In 2014, Datchuk created Pluck, a 7-minute video in which the artist plucks her eyebrows while reciting a childhood rhyme. Here, for the first time, Datchuk forgoes coded links to her heritage and instead introduces herself as part of the work. Dressed in pale pink, Datchuk faces the camera against a white background. She plucks each eyebrow hair while repeating a rhyme commonly associated with plucking flower petals: “He loves me, He loves me not.” The video goes on to frame different angles of the artist looking into a mirror, as well as the collection of the eyebrow hairs on a white table, until Datchuk faces the camera with no eyebrows. Confronted with the expectation that much of their skin be hairless, women often carefully groom their entire bodies. Eyebrows are, preferably, shaped and tweezed; by completely removing her eyebrows, Datchuk challenges this traditional notion of beauty and defies expectations that women experience from an early age.

Stereotypes and self-portraits

Datchuk has increasingly been using self-portraiture in her work. The series Blue and White (2014) includes porcelain prosthetic eyebrows in a dish and photographic portraits of the artist wearing the eyebrows. The prosthetics are decorated in blue-and-white transfer patterns that she bought while in residence at the Pottery Workshop in Jingdezhen, China. Arguably the site where porcelain was first discovered and processed two millennia ago, Jingdezhen remains one of the chief centers of porcelain production in the world. By wearing the patterned eyebrows, the artist becomes a vessel, a decorated object, and the exoticized “other.” Datchuk compares how the trade of blue-and-white porcelain from China influenced the taste and aesthetics of other countries during the 17th and 18th centuries with the modern-day reversal in this pattern, as Western beauty standards have traveled east to influence Asia. Datchuk’s work critiques these transactions and questions contemporary standards of beauty that are based largely on Western ideals.

Datchuk continues to interrogate racial identity and appropriation in her 2016 series Natural Hair Don’t Lie. The series shows Datchuk wearing different wigs associated with ethnicities other than her own. The hair used to make each wig is human hair of Asian women that has been transformed chemically to mimic the hair of other ethnicities. The combs were purchased in China, and each was made for a specific type of ethnic hair. In the series, the use of an afro pick is perhaps the most iconic object, as it was used in the 1970s as a symbol of black pride and a marker of the civil rights movement. Today, a majority of the world’s human hair industry comes from Asia and is a traded commodity, sold on public marketplaces such as eBay. Datchuk’s adoption of wigs echoes Suzy Lake’s Miss Chatelaine, a 1973 work that criticized media representations of women by collaging images of 12 different hairstyles cut from a women’s magazine onto a self-portrait in white makeup. “Are our ‘self’-projections an act of concealment?” Lake writes. “Or are they revealings of true self? To what extent are these image projections of the self deliberate, or chosen in some form or another?” While Lake’s work analyzes the portrayal of women in media, Datchuk critiques the cultural appropriation of each hairstyle and probes the deeply entrenched racial stereotypes attached to these fashions. She criticizes a hair industry “propelled by African American women, based off of white beauty standards, and from the hair of women in Asia.” Similar to the commodification and export of porcelain from China to the West, Asian hair is now exported as part of a wider market that devalues the human aspects of this commodity in service to Western aesthetic ideals. Datchuk’s self-portraits are attuned to the cultural appropriation prevalent in our society and challenge our awareness and sensitivity on this topic.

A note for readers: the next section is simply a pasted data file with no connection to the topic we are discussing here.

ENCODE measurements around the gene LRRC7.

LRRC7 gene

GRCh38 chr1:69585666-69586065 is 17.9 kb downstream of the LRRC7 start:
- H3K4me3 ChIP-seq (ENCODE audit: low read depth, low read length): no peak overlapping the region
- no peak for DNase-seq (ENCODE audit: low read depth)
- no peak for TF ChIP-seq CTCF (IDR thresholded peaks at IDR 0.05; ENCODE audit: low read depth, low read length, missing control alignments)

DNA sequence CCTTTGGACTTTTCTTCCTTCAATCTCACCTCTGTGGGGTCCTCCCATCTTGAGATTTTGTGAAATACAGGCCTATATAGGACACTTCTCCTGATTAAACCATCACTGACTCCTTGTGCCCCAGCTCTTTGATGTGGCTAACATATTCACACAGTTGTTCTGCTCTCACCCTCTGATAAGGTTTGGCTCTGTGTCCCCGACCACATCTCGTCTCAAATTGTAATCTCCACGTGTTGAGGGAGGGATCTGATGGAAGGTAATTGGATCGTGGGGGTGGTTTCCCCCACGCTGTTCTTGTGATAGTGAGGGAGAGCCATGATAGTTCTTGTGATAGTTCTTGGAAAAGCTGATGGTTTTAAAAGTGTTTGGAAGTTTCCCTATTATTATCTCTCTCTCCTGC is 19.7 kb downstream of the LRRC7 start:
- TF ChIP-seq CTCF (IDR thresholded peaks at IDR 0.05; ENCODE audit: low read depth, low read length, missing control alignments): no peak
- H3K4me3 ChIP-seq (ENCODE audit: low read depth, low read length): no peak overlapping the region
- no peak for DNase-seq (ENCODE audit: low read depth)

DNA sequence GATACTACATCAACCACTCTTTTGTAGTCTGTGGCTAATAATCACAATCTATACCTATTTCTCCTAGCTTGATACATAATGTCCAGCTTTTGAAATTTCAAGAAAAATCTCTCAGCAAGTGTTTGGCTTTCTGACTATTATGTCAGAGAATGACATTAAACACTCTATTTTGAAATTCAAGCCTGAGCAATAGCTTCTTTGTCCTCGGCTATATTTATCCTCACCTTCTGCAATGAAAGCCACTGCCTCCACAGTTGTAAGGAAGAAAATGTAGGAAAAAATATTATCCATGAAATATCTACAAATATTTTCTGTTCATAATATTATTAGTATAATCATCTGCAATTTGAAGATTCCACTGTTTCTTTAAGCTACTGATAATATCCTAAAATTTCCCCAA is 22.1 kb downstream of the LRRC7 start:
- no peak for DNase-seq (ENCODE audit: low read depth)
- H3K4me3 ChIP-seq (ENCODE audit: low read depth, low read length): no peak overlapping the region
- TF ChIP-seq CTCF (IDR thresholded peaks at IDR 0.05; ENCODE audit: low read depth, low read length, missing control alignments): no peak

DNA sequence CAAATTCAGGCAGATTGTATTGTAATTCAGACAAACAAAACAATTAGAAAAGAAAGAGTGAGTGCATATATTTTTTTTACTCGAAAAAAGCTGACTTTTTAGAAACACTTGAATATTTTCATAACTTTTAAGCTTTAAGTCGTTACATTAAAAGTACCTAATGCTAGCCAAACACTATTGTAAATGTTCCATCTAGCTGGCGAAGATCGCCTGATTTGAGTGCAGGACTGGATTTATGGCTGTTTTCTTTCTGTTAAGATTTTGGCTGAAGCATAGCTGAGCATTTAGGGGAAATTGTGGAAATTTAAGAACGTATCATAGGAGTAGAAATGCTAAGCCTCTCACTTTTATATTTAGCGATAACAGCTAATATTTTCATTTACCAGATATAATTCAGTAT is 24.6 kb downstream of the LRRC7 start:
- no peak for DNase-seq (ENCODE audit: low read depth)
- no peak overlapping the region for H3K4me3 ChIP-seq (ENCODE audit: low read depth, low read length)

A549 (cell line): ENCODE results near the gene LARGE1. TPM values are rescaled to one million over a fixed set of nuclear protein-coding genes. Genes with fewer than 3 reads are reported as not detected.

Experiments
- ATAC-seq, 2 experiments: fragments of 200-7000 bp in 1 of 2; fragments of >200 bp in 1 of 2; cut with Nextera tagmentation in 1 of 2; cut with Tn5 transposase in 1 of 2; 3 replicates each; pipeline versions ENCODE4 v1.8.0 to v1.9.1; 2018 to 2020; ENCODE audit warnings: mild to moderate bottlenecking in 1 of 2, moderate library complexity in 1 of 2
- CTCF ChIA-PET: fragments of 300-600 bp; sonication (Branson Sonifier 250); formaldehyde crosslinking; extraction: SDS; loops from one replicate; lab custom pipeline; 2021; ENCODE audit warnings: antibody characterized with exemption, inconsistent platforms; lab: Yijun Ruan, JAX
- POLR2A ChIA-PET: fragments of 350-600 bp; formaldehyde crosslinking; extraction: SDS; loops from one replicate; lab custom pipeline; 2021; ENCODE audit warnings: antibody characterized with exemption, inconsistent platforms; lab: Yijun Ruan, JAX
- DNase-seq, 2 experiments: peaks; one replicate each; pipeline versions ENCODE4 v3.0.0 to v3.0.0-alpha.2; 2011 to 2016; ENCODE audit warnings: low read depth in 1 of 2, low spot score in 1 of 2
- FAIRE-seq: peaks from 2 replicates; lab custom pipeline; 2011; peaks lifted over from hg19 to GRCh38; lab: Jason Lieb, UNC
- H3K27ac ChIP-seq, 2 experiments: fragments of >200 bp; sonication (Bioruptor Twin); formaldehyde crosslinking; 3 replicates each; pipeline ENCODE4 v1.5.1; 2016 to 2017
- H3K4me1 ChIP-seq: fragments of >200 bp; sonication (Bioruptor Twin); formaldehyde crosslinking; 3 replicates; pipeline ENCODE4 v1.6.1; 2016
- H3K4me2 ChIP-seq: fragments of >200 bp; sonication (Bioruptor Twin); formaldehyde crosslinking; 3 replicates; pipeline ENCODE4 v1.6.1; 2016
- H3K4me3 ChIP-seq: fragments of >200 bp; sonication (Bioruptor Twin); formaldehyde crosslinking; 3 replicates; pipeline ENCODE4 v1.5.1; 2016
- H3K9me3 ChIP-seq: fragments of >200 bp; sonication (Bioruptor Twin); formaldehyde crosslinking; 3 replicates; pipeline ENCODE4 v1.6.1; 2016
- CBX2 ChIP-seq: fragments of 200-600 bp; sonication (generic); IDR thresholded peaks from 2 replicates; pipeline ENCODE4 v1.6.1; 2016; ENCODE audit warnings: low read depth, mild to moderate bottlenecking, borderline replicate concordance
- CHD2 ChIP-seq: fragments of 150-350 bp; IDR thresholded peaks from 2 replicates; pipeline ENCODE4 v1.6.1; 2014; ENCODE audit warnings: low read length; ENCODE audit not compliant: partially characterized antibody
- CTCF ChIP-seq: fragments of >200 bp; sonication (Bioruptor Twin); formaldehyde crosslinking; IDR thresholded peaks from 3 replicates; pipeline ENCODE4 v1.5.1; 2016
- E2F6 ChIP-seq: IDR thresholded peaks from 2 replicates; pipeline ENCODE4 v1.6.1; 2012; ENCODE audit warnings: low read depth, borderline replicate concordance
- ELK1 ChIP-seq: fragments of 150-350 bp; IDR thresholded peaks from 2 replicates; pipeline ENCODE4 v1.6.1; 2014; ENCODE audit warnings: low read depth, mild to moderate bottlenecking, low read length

The topics of gender, race, and identity that Jennifer Ling Datchuk critiques in her art could not be more relevant to today’s political and social climate. Too often, artists who seek to engage deeply with political issues produce heavy-handed or insincere works that exist as opinions first and successful artworks second. Instead, Datchuk conducts intense and thorough research for each body of work. She confronts issues that are personal but can represent wider topics with authenticity and thoughtfulness. The seriousness with which Datchuk engages complex issues through her use of porcelain, hair, and self-portraiture sets her apart. She is an agitator for change, deftly mining her materials to create work that provokes questions and cultivates insightful reflection.
 

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1. “Artist Statement: Blackwork, 2016” jenniferlingdatchuk.com, accessed June 5, 2017
2. “Artist Statement: Dark and Lovely, 2014,” jenniferlingdatchuk.com, accessed June 5, 2017
3. Ibid.
4. Berger, Maurice, Wendy Ewald, David R. Roediger, and Patricia J. Williams. White: Whiteness and Race in Contemporary Art, Baltimore: Center for Art, Design and Visual Culture, UMBC, 2004, 19
5. Lineberry, Heather S., and Jeremy Gilbert-Rolfe. Art on the Edge of Fashion, Tempe, Ariz.: Arizona State University Art Museum, Nelson Fine Arts Center, 1997, 50
6. Such artists include Sonya Clark, Mona Hatoum, Lorna Simpson, and Anne Wilson, to name a few. A more comprehensive history can be found in Heather Hanna’s book Women Framing Hair: Serial Strategies in Contemporary Art, Newcastle upon Tyne: Cambridge Scholars Publishing, 2015
7. The politics of black hairstyles has a long history with many contributors. One essay of note is Kobena Mercer’s “Black Hair/Style Politics,” new formations 3, 1987, 33-54
8. Schor, Gabriele. Feminist Avant-Garde: Art of the 1970s: the Sammlung Verbund Collection, Vienna, Munich: Prestel Verlag, 2016, 300
9. Jennifer Ling Datchuk, correspondence with the author, June 10, 2017